The Reproductive Medicine Network (RMN) is a multicenter clinical trial network funded by the Eunice Kennedy Shriver National Institute of Child Health and Human Development (NICHD) to formulate and conduct clinical trials focused on improving reproductive outcomes in subfertile populations. The current iteration of the RMN is unique in that it included co-investigators from each RMN unit (RMNU), with expertise in male-factor infertility, giving them a mandate to design and implement a clinical trial specifically focused on male infertility. Two male-factor projects were developed. The first project was not implemented due to concern that an adequate numbers of subjects could not be enrolled. The second project, a varicocele trial titled “A Prospective, Randomized Study of Microsurgical Varicocelectomy versus No Surgery in the Treatment of Male Partners with a Palpable Varicocele and an Abnormal Semen Analysis” was prioritized to begin. Unexpected poor recruitment led to closure by the Data Safety Monitoring Board (DSMB). In this article we critically review the investigators' collective experience from all 5 participating sites in an effort to identify reasons for poor recruitment and develop methods to overcome them.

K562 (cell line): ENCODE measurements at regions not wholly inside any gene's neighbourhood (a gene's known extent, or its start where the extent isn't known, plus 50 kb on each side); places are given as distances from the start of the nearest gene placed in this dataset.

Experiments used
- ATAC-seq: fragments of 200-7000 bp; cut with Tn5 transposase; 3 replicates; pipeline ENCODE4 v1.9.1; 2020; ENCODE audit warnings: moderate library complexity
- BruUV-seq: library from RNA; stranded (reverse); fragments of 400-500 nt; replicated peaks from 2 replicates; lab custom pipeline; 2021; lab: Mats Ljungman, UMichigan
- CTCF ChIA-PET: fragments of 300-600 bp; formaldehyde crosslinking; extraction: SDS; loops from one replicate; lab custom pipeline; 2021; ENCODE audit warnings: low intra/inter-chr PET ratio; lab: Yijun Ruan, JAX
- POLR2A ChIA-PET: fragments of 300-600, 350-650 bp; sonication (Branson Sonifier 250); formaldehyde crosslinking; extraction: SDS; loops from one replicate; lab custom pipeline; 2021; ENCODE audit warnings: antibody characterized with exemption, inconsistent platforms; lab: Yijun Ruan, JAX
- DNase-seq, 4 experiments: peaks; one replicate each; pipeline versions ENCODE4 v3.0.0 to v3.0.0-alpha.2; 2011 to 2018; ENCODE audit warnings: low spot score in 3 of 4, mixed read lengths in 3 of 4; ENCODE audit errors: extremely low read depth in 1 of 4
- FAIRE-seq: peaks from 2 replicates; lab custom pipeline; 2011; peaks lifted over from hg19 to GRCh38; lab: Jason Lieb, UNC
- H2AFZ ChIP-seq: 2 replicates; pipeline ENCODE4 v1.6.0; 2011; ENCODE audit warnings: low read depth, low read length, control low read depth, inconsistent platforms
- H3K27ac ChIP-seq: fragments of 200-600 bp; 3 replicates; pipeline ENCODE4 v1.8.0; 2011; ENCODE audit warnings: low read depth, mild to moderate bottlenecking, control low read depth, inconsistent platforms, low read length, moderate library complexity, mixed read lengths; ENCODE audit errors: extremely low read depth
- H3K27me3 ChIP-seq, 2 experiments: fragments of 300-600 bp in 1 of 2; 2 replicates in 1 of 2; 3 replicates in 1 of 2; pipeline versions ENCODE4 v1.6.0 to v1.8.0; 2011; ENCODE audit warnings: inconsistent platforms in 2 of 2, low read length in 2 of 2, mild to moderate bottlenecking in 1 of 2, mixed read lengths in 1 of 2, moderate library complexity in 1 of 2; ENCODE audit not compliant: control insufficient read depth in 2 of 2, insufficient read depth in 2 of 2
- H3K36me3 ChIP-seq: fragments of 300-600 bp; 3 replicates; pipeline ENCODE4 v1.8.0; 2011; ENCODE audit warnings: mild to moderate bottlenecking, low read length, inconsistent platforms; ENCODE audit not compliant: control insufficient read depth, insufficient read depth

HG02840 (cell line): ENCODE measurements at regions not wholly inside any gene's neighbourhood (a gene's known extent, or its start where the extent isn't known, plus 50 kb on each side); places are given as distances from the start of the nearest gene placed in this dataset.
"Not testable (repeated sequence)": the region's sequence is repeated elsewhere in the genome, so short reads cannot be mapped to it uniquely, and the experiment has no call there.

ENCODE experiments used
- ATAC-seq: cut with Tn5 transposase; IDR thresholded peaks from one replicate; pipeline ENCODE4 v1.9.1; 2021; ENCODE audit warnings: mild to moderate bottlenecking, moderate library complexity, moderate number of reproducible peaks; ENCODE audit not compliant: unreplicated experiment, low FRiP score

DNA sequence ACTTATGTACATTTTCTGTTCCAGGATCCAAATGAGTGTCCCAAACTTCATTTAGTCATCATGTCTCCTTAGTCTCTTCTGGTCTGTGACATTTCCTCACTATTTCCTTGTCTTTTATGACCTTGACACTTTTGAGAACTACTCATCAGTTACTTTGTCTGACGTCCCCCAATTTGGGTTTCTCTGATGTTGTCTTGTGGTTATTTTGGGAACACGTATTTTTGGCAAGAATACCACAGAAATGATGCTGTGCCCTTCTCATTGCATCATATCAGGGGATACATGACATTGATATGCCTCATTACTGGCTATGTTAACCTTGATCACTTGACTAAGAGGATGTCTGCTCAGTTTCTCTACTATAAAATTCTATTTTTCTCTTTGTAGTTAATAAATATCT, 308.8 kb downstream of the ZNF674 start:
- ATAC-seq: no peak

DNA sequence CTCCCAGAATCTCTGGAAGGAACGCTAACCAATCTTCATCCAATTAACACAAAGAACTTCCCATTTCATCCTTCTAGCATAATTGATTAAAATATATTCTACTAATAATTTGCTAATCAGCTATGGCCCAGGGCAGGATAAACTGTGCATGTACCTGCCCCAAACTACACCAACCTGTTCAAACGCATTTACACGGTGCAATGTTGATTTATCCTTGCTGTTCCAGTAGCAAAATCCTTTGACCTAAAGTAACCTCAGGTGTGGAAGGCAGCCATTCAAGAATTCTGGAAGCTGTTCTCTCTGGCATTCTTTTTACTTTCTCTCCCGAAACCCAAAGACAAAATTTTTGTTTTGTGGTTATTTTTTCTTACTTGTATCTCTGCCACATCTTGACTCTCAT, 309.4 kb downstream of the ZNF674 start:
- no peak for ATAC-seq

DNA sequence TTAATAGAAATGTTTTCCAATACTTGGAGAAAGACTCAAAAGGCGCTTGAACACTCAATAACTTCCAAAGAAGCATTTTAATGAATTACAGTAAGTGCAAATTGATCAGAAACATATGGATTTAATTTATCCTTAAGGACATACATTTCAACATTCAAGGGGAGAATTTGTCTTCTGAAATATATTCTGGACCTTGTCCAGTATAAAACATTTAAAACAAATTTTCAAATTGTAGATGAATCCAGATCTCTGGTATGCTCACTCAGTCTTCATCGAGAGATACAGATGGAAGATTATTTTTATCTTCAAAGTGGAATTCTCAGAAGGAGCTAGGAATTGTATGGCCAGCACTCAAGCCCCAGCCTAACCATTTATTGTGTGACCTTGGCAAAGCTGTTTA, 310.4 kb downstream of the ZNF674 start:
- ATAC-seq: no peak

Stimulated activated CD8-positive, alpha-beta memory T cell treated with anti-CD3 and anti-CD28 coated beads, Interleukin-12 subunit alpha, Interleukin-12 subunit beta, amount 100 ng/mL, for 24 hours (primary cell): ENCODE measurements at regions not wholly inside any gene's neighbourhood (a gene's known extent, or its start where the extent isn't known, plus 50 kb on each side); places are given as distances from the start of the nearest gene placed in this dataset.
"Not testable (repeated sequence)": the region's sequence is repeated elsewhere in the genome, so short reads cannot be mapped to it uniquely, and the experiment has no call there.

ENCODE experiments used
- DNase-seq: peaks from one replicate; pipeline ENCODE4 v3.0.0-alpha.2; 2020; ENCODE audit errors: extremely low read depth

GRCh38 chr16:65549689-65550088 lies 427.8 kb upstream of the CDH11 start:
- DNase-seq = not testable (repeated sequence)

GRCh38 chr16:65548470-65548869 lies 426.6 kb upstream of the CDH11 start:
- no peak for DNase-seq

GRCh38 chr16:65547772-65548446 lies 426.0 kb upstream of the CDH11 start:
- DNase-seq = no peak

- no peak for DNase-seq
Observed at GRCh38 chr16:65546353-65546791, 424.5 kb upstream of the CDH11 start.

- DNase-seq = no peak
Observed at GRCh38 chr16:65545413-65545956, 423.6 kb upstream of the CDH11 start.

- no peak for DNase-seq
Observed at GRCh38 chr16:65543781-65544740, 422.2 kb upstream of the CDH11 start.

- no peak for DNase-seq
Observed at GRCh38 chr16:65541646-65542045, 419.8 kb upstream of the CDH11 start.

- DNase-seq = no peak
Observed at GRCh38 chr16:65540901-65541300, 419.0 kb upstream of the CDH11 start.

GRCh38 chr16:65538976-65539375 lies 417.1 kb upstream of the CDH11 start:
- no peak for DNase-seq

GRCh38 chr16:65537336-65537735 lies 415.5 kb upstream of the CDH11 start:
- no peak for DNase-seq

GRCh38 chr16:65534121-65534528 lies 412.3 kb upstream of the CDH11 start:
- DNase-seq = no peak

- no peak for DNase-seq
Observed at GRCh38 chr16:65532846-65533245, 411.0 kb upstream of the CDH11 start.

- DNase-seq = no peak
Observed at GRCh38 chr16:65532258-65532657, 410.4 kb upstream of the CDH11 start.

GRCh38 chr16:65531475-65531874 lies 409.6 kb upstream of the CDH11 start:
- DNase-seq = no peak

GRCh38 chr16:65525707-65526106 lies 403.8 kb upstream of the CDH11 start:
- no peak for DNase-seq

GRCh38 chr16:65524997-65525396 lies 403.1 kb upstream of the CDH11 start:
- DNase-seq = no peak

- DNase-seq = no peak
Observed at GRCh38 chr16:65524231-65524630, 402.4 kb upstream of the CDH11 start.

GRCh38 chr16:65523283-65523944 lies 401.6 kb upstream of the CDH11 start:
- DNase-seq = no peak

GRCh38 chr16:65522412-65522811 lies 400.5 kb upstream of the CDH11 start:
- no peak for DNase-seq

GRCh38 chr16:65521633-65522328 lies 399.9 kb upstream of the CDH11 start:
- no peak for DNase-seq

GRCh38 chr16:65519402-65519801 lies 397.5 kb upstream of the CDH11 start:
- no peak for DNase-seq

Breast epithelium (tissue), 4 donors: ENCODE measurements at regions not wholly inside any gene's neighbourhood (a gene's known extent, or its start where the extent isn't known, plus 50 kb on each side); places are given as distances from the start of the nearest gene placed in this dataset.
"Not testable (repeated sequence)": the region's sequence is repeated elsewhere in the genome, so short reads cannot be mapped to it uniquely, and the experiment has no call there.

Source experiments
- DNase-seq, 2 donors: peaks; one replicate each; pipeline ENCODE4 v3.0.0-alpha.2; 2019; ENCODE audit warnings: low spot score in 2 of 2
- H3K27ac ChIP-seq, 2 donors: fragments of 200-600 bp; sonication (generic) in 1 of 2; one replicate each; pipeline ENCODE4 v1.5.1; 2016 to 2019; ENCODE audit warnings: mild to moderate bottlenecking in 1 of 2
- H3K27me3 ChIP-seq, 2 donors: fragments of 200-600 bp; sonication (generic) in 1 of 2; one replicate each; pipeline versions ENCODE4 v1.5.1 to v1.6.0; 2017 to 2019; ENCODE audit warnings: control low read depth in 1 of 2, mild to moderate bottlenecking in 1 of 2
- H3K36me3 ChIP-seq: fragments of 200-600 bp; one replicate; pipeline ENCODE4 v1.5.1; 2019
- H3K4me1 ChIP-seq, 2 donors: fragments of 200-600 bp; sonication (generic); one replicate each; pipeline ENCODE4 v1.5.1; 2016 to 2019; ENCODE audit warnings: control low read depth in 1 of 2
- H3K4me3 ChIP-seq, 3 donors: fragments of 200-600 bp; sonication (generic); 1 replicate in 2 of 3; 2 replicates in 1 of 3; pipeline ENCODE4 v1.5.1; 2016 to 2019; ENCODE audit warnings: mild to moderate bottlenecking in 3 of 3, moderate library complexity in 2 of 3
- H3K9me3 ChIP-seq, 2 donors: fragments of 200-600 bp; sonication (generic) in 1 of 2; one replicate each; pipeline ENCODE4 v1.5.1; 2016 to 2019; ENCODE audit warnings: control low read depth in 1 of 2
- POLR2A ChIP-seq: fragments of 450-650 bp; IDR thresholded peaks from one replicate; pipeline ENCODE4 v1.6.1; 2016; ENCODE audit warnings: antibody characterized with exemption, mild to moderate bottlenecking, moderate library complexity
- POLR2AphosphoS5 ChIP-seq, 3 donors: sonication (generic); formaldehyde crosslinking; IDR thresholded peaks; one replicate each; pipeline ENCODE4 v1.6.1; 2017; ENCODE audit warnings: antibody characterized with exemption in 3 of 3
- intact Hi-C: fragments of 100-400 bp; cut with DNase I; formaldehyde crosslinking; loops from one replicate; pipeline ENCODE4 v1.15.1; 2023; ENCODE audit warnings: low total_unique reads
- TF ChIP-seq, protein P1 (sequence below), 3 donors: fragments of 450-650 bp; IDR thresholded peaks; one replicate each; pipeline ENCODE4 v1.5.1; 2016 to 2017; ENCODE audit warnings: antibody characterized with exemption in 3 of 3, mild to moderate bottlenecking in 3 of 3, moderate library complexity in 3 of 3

We critically reviewed the experiences of each RMN site to assess subject recruitment. This feedback was obtained through teleconferences, face to face meetings, questionnaires emailed to each participating site, and review of data submitted to the Data Coordinating Center (DCC). Upon cancellation, further feedback and pertinent information was collected from the co-investigators, gathered into themes, and summarized.